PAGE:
Spirit Lake (Washington)
|Location||Mount St. Helens National Volcanic Monument, Skamania County, Washington, USA|
|Primary inflows||Precipitation, streams|
|Primary outflows||Drainage tunnel|
|Basin countries||United States|
|Surface elevation||3,406 feet (1,038 m) (3,198 ft (975 m) before May 18, 1980)|
Spirit Lake is a lake north of Mount St. Helens in Washington State. The lake was a popular tourist destination for many years until the 1980 eruption of Mount St. Helens. With the eruption and resulting megatsunami, thousands of trees were torn from the surrounding hillside after lake water was displaced 800 feet up the hillside. Lahar and pyroclastic flow deposits from the eruption then blocked the North Fork Toutle River valley at its outlet, raising the surface elevation of the lake by over 200 ft (60 m). The newly raised lake, once it reappeared, was also 10 percent smaller and much shallower.
After the eruption, Spirit Lake contained highly toxic water with volcanic gases seeping up from the lake bed. A month after the eruption, the bacteria-carrying water was devoid of oxygen. Scientists predicted that the lake would not recover quickly, but the reemergence of phytoplankton starting in 1983 began to restore oxygen levels. Amphibians such as frogs and salamanders recolonized the lake, and fish (reintroduced by fishermen) thrived.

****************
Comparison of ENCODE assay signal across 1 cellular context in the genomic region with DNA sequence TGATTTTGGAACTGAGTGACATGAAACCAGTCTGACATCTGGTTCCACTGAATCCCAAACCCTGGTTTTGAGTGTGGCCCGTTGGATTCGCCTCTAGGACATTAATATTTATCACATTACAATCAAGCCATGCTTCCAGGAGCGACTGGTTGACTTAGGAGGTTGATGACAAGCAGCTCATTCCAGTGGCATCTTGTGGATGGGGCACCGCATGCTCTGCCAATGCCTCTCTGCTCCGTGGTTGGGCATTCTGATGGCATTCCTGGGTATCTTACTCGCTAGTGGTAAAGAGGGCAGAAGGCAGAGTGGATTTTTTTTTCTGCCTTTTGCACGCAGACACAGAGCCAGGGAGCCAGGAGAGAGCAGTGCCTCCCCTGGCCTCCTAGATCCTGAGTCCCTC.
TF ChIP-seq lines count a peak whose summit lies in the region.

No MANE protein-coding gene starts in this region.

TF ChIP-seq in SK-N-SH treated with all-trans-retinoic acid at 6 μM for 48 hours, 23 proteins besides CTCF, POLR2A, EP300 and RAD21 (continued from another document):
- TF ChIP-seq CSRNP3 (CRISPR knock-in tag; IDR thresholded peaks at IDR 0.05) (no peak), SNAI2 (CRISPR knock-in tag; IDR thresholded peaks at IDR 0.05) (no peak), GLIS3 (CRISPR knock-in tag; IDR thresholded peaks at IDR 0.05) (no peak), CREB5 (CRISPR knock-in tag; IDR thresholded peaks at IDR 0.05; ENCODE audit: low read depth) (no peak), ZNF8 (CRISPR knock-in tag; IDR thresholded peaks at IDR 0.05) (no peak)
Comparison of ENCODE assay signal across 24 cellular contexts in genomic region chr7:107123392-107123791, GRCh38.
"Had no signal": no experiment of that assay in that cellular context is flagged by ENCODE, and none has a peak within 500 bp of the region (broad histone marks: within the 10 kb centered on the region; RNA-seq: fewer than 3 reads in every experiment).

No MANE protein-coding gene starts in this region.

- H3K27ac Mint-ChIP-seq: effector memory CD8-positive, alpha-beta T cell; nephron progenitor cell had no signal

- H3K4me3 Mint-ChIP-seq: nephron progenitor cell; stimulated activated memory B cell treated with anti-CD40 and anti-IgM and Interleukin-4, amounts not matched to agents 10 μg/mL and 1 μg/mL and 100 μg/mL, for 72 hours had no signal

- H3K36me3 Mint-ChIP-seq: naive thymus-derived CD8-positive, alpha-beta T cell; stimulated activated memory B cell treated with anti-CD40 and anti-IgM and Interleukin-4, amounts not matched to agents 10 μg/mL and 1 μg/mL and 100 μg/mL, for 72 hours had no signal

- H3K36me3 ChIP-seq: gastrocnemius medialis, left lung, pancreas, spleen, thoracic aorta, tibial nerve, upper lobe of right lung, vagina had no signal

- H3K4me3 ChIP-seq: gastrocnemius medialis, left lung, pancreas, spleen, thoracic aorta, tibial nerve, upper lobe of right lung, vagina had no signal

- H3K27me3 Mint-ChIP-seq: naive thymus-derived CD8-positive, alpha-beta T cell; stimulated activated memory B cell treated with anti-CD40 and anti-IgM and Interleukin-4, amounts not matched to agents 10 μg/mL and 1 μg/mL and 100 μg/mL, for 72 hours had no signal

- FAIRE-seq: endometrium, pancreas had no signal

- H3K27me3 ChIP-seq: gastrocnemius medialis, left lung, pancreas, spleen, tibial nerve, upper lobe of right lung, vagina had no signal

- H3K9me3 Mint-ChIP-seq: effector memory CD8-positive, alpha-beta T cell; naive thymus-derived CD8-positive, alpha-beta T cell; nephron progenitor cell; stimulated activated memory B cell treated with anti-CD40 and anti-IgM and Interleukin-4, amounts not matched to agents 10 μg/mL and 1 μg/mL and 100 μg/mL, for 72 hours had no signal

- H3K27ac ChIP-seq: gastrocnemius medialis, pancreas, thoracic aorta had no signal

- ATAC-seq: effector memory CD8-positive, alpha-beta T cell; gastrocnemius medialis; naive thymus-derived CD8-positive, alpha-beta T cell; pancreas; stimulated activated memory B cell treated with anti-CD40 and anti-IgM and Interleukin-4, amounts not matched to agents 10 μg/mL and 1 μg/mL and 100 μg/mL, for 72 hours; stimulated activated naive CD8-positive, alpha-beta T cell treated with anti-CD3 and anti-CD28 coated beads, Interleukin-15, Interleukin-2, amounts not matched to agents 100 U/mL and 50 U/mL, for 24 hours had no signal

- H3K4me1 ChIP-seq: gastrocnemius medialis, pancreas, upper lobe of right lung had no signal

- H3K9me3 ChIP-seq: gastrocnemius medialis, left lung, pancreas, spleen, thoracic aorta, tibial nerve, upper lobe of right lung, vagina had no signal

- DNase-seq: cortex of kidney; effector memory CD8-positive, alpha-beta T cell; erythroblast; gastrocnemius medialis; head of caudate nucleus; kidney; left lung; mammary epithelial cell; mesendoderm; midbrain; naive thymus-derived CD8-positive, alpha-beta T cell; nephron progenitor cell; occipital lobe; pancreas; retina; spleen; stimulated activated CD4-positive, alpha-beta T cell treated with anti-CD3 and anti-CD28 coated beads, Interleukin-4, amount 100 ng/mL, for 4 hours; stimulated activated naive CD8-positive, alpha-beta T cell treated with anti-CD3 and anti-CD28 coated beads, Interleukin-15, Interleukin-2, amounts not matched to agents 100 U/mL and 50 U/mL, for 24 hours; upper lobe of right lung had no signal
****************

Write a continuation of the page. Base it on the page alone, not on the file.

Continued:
Logs that were deposited in the lake during the Mount St. Helens eruption remain covering a large portion of the surface water. The rasping of logs together has deposited tree bark in the bottom of the lake, which form coal. The bare logs sink upright to the bottom of the lake due to the higher density of the root end, and land on layers of volcanic ash sediment, similar to petrified tree stumps. The high mineral content of the water rapidly petrifies the logs in upright position. Spirit lake is the first location where these processes of naturally occurring coal formation from log mat bark and rapid upright tree petrification were observed since being predicted by scientists shortly before the 1980 eruption.
The water level of Spirit Lake is maintained at about 3,406 feet (1,038 meters) by draining water through a gravity-feed tunnel completed in 1985. The 2,500-foot (762 meters) -long tunnel was cut through Harrys Ridge to South Coldwater Creek. Had the lake level not been stabilized, its mud dam created by the 1980 eruption probably would have been breached, possibly causing catastrophic floods in the Toutle River.
Before the eruption of Mount St. Helens, there were four camps on the shore of Spirit Lake: a Boy Scout camp, a Girl Scout camp, a YMCA camp, and another for the general public. There were also a number of lodges catering to visitors, including Spirit Lake Lodge and Mt. St. Helens Lodge; the latter was inhabited by Harry R. Truman, who became one of the volcano's victims.
In popular culture 
- NOVA-"Return to Mt. Helens" 1990
- Dale, Virginia H.; Swanson, Frederick J.; Crisafulli, Charles M. (2005). Dale, Virginia H.; Swanson, Frederick J.; Crisafulli, Charles M., eds. Ecological Responses to the 1980 Eruption of Mount St. Helens. doi:10.1007/0-387-28150-9. ISBN 978-0-387-23868-5.
- USGS Cascades Volcano Observatory: Spirit Lake
-  describes the tunnel that maintains the lake water level.